Oklahoma City’s 2016-17 season was a uniquely indescribable blip in the franchise’s storied history.
Russell Westbrook was simply astounding, and the rest of the team wasn’t.
With Kevin Durant’s departure fresh in the minds of the entire country, and especially the Thunder organization, Oklahoma City was entering uncharted waters.
Russell Westbrook was blatantly looked at as the cornerstone, but the rest of the pieces were built for a certain 6-foot-10 forward.
Oladipo wasn’t a No. 2 option. Steven Adams didn’t make another leap. No role players made a major jump with a superstar sized hole in the lineup.
The combination made for an isolated spectacle of an MVP season for Westbrook.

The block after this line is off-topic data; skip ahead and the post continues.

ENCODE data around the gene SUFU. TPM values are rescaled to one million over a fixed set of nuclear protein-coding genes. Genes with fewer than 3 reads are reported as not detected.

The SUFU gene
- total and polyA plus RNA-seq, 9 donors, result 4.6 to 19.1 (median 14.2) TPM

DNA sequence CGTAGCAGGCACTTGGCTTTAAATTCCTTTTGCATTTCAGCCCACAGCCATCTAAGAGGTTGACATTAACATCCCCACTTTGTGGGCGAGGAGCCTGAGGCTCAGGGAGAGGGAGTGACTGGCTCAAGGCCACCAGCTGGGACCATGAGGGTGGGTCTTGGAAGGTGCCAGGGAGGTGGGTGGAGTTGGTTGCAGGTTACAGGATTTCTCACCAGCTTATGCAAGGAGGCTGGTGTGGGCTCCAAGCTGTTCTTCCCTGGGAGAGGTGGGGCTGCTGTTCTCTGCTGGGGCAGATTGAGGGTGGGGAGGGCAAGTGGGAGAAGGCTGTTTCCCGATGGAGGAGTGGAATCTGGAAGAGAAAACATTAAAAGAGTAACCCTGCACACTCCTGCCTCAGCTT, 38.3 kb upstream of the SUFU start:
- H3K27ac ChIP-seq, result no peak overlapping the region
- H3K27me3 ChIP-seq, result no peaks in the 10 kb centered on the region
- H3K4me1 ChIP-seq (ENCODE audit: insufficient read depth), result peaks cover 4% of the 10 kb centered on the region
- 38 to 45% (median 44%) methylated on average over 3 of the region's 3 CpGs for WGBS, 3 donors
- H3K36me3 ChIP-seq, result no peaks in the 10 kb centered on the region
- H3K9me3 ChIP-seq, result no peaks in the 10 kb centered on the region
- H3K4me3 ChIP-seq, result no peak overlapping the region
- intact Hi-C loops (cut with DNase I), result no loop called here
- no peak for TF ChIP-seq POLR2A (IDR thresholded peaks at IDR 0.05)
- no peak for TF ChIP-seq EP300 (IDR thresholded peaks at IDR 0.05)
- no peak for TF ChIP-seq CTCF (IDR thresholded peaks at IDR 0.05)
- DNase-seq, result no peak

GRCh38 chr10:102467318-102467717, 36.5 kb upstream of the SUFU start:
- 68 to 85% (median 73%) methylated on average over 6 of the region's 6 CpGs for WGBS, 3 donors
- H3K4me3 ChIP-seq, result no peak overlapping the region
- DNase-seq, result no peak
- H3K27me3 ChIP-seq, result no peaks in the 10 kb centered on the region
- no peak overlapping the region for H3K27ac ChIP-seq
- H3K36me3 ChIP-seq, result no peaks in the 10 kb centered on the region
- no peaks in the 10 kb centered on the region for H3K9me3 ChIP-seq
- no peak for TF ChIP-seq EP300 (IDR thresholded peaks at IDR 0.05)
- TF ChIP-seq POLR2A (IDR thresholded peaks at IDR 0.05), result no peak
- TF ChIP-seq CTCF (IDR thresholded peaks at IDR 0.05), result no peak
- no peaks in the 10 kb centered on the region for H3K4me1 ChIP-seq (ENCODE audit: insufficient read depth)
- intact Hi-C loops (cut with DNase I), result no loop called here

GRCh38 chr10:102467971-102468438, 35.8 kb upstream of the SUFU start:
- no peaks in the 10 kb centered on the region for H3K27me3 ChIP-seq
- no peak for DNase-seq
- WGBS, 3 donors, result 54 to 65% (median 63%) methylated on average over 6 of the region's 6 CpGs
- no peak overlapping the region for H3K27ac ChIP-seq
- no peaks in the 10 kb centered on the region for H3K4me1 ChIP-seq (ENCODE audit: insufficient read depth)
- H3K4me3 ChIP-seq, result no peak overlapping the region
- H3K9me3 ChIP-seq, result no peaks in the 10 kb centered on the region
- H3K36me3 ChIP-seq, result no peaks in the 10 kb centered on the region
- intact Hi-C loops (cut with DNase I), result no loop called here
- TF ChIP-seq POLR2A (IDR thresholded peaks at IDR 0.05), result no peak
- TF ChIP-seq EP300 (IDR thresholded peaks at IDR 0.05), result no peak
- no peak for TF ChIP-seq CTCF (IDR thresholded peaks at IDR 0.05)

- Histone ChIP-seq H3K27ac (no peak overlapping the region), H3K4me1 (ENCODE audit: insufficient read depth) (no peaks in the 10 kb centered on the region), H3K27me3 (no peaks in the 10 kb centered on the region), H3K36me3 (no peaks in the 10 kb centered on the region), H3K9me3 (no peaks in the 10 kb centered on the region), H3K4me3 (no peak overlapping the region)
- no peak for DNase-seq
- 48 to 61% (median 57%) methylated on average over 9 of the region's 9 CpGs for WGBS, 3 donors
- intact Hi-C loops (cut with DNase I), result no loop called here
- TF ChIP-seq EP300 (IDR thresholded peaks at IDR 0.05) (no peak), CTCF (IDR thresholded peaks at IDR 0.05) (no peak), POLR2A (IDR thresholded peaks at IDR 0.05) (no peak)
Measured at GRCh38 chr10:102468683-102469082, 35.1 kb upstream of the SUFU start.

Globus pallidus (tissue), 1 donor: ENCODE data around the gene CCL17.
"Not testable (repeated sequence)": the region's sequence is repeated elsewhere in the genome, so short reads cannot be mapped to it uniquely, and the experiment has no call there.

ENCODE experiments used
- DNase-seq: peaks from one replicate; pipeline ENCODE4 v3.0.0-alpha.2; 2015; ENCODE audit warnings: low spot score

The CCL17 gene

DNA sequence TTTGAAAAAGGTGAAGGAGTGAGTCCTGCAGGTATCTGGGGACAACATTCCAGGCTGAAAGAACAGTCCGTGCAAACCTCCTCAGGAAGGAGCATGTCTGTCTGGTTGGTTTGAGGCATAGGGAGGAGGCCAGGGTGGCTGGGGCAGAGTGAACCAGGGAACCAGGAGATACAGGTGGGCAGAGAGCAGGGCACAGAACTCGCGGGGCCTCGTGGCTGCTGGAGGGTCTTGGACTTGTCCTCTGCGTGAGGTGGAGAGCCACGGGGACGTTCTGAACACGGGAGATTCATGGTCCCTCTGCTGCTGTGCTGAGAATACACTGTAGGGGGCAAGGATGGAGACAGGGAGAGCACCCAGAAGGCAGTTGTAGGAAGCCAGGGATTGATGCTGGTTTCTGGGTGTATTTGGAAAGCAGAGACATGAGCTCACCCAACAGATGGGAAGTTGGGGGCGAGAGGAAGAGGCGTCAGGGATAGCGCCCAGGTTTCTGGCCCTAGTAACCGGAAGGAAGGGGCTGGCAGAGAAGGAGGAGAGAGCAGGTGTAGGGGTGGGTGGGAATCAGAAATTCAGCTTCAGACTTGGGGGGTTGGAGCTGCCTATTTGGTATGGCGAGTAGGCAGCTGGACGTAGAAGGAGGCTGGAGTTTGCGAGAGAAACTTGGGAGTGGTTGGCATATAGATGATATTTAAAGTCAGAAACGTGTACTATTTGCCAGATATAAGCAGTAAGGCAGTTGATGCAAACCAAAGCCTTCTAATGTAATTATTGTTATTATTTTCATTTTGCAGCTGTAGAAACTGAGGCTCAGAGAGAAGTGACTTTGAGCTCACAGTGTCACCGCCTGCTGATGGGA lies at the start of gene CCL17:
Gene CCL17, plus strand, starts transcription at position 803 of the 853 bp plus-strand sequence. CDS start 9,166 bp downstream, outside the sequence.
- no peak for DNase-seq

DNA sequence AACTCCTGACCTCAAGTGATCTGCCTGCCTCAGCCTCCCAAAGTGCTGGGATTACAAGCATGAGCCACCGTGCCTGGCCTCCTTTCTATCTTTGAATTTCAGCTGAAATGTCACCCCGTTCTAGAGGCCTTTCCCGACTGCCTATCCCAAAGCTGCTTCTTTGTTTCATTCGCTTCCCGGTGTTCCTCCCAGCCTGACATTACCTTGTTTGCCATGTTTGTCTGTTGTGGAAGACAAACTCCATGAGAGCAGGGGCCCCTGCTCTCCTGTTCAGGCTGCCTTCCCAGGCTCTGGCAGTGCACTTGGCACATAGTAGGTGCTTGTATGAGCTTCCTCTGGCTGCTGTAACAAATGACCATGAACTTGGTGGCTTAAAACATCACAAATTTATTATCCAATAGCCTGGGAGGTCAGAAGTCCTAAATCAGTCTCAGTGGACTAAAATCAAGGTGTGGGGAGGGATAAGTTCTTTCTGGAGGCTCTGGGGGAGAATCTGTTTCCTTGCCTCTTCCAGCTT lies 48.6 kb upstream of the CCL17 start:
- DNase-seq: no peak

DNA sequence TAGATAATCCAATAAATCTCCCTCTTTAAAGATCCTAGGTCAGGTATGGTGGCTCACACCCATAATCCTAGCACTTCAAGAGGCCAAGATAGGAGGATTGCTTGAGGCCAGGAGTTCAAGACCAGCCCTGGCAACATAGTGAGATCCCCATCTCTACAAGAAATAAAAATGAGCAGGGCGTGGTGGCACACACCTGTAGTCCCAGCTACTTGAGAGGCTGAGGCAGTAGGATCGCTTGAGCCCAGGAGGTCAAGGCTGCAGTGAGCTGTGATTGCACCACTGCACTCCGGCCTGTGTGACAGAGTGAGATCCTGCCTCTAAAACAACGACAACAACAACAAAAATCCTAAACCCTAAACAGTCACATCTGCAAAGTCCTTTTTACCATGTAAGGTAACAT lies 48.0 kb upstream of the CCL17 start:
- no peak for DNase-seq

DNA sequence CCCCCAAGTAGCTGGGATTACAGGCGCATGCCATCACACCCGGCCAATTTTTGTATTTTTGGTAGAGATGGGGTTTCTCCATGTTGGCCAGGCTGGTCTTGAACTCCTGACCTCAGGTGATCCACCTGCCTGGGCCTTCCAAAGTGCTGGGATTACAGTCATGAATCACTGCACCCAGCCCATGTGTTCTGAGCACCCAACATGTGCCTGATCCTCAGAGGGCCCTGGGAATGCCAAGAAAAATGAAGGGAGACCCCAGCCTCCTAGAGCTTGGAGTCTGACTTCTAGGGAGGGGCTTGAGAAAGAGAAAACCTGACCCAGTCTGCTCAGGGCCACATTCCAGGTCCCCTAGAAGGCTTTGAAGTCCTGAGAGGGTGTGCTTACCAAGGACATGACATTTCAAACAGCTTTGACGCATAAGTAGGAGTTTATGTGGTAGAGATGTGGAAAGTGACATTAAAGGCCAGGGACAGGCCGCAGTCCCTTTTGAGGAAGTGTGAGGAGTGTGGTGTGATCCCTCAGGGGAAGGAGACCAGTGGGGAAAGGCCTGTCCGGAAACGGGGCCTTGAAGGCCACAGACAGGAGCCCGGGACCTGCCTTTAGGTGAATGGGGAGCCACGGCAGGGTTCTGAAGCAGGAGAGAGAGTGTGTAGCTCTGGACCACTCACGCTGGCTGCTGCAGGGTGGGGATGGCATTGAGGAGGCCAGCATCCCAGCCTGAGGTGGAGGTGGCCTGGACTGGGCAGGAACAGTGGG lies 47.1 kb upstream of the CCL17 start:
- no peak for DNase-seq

OKC won its first four games of the season, eventually losing its first game of the season to Durant’s Warriors.
Just a few games later, the Thunder lost four straight. It was a microcosm of the rest of OKC’s streaky season.
Three wins here. Four losses there. Then five wins and another three losses.
All the while Westbrook was a sight to behold, nabbing triple-doubles, hitting overtime buzzer beaters and giving few reasons to believe he wasn’t the best player that season.
The point guard led the league in scoring with 31.6 points per game, and broke Oscar Robertson’s record with 42 triple-doubles in a single season.
“I didn’t know what to expect,” Westbrook said. “I’m just overwhelmed with joy, honestly. Just happy to be here. Didn’t know I’d be standing here with the MVP trophy next to me. I just know that every night, every day, every opportunity I get to be able to go out and work out, compete at a high level, I try to do it.”
An anticlimactic end to an unforgettable season for Westbrook and the Thunder, Oklahoma drew Houston in the first round, losing in five games to the MVP runner-up James Harden.